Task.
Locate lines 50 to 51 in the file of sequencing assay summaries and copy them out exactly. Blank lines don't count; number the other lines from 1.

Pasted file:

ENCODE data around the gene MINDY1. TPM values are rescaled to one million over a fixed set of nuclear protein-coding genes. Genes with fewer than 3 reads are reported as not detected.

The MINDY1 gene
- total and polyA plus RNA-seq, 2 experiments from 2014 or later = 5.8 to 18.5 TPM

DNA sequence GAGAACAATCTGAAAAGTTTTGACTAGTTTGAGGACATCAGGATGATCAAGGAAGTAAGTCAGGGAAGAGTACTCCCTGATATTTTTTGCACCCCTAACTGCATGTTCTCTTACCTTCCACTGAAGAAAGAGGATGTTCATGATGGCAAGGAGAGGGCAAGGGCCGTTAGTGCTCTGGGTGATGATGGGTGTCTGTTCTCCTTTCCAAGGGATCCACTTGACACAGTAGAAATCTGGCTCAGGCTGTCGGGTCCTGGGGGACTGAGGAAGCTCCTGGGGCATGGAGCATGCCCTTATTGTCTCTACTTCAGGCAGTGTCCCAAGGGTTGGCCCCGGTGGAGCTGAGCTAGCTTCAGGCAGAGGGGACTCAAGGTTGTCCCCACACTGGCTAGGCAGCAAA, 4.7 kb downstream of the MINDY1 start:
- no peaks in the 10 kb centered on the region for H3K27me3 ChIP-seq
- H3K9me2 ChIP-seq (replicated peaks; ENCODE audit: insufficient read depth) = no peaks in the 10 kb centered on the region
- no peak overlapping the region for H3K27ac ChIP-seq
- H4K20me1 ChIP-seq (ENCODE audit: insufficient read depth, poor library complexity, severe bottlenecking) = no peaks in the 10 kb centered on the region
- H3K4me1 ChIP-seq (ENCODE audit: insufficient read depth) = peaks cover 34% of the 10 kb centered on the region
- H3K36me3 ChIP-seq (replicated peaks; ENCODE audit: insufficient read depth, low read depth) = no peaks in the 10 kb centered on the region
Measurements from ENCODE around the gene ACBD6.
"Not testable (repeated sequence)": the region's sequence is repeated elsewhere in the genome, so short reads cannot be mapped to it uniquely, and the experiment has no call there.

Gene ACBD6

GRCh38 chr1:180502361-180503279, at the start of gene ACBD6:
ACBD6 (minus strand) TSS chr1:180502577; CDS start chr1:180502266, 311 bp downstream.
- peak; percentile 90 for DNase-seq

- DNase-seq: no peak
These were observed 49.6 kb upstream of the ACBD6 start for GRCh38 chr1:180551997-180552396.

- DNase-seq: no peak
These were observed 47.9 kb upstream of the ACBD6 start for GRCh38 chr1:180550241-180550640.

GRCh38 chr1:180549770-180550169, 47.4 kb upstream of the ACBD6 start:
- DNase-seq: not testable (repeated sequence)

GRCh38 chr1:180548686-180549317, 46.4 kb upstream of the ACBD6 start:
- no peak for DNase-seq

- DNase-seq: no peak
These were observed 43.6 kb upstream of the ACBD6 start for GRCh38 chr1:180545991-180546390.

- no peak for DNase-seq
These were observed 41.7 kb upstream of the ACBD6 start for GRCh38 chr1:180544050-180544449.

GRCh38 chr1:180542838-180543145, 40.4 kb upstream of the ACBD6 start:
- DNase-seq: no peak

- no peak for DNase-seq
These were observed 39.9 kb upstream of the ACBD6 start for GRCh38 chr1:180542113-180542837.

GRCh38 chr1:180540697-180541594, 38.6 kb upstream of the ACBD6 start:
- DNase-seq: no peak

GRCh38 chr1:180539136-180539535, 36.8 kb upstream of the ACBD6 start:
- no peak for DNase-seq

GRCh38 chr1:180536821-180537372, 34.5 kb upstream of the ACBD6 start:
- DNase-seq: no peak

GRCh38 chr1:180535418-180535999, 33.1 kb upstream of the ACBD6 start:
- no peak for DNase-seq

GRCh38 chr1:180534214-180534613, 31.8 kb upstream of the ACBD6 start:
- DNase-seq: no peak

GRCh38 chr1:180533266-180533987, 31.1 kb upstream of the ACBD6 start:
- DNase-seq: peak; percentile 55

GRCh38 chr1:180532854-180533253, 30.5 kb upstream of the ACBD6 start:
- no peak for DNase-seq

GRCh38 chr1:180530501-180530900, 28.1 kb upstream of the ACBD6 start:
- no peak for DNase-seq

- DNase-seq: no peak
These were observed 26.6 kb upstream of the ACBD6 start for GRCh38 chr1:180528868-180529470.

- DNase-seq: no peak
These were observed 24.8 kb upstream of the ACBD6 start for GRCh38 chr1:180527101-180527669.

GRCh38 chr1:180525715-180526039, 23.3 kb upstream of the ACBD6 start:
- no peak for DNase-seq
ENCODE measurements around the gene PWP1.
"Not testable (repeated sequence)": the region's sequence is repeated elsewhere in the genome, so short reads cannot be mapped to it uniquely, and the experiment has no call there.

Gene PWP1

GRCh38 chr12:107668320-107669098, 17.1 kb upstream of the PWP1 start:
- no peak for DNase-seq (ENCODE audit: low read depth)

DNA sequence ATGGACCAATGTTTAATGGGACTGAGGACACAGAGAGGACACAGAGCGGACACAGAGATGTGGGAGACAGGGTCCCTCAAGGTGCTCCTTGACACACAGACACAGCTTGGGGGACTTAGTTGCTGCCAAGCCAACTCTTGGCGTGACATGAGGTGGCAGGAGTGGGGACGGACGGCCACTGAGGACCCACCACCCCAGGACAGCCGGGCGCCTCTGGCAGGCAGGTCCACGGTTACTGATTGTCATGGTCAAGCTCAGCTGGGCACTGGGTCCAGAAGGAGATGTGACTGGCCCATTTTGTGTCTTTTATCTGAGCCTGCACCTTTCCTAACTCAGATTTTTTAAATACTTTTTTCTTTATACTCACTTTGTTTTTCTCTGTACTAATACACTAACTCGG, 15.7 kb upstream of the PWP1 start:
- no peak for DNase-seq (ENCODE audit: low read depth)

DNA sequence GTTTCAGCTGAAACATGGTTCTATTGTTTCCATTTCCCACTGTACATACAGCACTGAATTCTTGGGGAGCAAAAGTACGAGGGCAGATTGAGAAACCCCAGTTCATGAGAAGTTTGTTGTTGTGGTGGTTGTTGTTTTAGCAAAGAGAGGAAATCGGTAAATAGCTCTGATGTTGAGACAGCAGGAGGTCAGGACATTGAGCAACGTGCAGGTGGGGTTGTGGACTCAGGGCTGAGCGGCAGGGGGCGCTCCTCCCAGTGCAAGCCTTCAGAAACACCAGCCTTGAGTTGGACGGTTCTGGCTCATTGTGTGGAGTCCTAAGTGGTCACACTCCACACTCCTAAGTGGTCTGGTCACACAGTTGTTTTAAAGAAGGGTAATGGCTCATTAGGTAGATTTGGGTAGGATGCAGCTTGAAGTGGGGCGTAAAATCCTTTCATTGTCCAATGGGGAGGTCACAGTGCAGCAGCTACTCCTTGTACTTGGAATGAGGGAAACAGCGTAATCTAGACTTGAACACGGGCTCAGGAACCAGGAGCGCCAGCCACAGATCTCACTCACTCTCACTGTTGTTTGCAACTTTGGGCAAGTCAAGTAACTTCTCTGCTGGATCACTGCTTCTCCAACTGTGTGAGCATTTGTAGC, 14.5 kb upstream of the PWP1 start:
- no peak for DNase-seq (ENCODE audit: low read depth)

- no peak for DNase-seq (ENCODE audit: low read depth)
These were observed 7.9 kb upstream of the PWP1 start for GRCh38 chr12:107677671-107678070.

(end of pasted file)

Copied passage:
These were observed 26.6 kb upstream of the ACBD6 start for GRCh38 chr1:180528868-180529470.

- DNase-seq: no peak